The Tenth Mountain Division Huts are beautiful log cabins, but they are rustic. These cabins have wood-burning stoves for heat, propane cooktops, well-equipped kitchens, solar-powered lights, and stunning vistas. Some things the cabins do NOT have: private bedrooms, running water, electrical outlets. Sleeping accommodations vary from cabin to cabin; Uncle Bud’s and Peter Estin have a couple bedrooms that sleep 2-4 people, and a larger area that sleeps up to 10. Francie’s Cabin has 6 bedrooms with 2-4 beds per room. Each bedroom has comfortable foam mattresses and pillows. The cabins sleep 16-20 people; trips typically will have 10-14 guests and 6 volunteer staff. Live By Living appreciates the generosity of the Tenth Mountain Division Hut Association and the Summit Huts Association in supporting our use of these huts.
If you want to read more about the cabins, click here, then browse under the “10th Mtn Huts” drop-down menu for the name of the cabin you are interested in.
The accommodations at the YMCA are fully equipped modern cabins and lodge rooms with electricity, showers, etc. Rooms configurations vary, but our trips are based on double occupancy.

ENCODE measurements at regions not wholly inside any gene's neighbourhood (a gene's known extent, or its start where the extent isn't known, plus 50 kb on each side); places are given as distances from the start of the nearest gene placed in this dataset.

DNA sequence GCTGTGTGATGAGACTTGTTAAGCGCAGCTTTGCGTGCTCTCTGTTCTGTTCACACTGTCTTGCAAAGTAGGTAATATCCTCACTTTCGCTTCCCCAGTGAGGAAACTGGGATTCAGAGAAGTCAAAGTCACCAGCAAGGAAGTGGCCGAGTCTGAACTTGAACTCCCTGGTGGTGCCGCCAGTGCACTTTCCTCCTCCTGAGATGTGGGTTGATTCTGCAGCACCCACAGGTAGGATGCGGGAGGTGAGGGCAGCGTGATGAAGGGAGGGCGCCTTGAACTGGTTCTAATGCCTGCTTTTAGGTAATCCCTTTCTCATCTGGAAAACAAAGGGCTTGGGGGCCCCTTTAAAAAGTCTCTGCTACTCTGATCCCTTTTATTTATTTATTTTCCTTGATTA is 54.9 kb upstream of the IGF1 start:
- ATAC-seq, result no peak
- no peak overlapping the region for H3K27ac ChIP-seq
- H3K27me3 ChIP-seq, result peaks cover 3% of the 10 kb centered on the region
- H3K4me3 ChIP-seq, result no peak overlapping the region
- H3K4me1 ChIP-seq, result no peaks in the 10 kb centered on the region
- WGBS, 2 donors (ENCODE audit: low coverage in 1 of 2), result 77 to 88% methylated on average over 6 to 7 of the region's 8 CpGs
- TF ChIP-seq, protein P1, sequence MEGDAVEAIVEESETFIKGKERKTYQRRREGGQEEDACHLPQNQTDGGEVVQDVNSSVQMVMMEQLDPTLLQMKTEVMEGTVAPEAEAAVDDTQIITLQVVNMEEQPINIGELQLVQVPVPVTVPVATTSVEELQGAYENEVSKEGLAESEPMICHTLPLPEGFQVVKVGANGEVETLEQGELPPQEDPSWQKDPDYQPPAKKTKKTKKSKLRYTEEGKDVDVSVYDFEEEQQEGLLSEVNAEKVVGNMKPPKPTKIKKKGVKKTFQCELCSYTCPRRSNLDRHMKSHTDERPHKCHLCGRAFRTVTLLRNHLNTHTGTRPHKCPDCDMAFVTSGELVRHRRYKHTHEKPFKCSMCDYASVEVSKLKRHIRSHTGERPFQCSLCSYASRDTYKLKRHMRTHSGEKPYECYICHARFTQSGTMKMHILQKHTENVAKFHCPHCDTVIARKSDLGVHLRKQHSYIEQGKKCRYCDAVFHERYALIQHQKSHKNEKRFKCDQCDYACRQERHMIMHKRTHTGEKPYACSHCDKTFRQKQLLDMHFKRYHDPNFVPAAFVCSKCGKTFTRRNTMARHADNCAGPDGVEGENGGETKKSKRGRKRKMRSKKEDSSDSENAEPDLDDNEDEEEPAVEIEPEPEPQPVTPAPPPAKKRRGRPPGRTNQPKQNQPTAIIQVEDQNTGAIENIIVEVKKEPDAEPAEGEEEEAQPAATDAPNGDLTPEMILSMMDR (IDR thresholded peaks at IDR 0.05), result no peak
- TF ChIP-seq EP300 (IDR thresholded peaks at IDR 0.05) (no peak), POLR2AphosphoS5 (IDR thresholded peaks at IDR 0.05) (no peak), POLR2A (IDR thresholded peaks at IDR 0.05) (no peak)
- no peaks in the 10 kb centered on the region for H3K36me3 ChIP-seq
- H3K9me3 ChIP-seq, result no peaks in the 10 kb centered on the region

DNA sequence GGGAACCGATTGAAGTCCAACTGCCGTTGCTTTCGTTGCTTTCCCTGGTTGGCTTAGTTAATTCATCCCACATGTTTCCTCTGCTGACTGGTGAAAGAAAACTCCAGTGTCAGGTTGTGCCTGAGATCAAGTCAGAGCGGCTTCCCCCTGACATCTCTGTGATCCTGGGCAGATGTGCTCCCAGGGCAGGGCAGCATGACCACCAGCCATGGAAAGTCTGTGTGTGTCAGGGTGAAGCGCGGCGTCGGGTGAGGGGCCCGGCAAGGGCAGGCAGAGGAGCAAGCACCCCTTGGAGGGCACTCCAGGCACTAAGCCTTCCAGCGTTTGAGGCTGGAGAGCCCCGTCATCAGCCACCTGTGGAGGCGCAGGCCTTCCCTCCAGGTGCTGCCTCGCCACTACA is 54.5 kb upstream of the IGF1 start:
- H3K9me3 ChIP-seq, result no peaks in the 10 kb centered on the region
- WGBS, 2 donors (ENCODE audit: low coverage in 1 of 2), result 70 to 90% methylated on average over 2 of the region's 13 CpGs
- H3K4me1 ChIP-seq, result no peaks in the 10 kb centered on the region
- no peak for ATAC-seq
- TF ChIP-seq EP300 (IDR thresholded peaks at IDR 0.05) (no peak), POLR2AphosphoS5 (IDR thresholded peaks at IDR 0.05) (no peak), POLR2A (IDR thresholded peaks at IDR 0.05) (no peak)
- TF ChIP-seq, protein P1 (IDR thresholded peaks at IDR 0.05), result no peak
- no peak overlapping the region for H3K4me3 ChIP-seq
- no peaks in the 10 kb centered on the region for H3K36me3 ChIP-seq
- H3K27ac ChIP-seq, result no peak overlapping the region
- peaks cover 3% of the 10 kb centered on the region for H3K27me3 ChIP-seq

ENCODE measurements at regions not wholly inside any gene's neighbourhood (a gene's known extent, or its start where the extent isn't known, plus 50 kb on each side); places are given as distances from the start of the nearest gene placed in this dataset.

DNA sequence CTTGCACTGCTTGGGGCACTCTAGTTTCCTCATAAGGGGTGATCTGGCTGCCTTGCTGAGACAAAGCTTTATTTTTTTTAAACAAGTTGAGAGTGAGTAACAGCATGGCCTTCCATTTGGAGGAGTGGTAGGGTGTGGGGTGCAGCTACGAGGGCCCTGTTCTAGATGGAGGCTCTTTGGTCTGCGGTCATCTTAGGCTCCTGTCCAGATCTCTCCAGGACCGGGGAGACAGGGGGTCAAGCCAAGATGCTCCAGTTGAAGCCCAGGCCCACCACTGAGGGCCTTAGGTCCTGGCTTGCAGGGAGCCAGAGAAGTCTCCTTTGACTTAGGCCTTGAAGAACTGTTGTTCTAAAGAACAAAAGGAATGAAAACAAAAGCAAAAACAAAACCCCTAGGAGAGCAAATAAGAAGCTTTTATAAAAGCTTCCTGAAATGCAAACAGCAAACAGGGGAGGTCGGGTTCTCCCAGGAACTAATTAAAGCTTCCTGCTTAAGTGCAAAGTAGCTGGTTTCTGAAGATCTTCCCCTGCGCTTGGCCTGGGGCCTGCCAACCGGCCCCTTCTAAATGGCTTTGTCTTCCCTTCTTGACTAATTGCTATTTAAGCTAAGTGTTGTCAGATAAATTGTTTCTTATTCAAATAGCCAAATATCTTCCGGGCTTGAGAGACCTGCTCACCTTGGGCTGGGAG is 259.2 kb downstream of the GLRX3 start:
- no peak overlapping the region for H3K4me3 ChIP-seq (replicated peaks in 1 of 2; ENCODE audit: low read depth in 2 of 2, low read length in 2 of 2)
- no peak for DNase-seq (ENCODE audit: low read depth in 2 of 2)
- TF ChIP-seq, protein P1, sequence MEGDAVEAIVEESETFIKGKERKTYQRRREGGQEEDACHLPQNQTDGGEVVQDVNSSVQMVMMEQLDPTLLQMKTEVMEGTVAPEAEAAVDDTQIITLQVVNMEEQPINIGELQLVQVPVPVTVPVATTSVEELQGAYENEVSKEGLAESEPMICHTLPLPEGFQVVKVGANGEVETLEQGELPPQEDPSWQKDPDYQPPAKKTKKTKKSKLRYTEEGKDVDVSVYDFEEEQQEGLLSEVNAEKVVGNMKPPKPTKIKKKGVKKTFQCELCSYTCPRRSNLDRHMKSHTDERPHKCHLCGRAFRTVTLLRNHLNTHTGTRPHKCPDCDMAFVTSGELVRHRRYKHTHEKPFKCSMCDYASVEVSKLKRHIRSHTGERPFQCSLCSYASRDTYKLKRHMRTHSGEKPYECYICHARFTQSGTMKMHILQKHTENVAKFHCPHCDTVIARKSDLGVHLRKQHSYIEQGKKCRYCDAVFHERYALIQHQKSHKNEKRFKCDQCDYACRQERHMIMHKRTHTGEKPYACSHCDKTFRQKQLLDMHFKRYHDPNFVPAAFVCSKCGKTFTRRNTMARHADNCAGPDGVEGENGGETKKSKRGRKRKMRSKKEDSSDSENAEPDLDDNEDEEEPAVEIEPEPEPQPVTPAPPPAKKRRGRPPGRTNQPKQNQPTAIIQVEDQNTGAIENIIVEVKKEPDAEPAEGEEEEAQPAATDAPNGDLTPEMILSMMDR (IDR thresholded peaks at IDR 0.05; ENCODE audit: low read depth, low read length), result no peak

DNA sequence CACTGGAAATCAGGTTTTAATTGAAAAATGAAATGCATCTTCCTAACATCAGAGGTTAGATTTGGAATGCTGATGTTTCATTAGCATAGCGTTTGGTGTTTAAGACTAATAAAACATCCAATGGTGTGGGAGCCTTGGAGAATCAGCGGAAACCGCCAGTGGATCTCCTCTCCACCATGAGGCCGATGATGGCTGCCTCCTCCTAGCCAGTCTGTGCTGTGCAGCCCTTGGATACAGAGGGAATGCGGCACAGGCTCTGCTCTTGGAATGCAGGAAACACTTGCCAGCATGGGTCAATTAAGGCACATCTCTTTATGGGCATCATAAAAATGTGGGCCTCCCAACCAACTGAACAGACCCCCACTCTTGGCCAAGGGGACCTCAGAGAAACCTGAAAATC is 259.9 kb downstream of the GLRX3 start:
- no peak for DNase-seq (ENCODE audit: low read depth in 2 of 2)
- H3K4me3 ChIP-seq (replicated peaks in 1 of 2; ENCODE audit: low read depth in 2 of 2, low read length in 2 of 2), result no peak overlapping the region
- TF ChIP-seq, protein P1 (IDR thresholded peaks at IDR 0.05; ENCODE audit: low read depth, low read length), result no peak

What if I’ve never climbed a mountain?
You don’t need to be an experienced mountaineer to enjoy these trips! Whether you’re a veteran of the Appalachian Trail, or your outdoor experience has been limited to walks in the park, you can enjoy our retreats. If you’ve never done a trip like this, we will provide the necessary instruction and training events to help you get in shape. We will work with you to be sure you have appropriate clothing and gear to keep you comfortable on the trail and at the hut.
Once we’re at the cabin, you’ll have a choice of activities. Join us for a hike or snowshoe tour, or just relax around the cabin and soak in the views and solitude. We also offer training in various techniques to help you through the cancer journey. Discover the healing practice of Qigong. Gain calmness and clarity with mindfulness (meditation) training. Relax and center yourself with a gentle yoga practice. Or really relax under the skilled hands of a masseuse. Specific activities offered vary from trip to trip.
But it’s not just about filling your soul: we’ll pamper you with great food, too!
On our summer retreats, we will spend 2 nights at the cabin before heading back to the trailhead. Winter retreats are one night. All meals are provided, and we can accommodate special dietary preferences. We generally expect participants on the overnight trips to have joined us for at least one day trip.
All retreats are open to survivors and caregivers. Feel free to bring a spouse, significant other, friend or relative to accompany you on this restorative retreat weekend.
Thanks to the generosity of the George Karl Foundation, the Colorado Cancer League, University of Colorado Health, the Colorado Cancer Coalition, Brad Feld and Amy Batchelor, Tebo Construction and Anadarko Petroleum, this year’s retreats are FREE!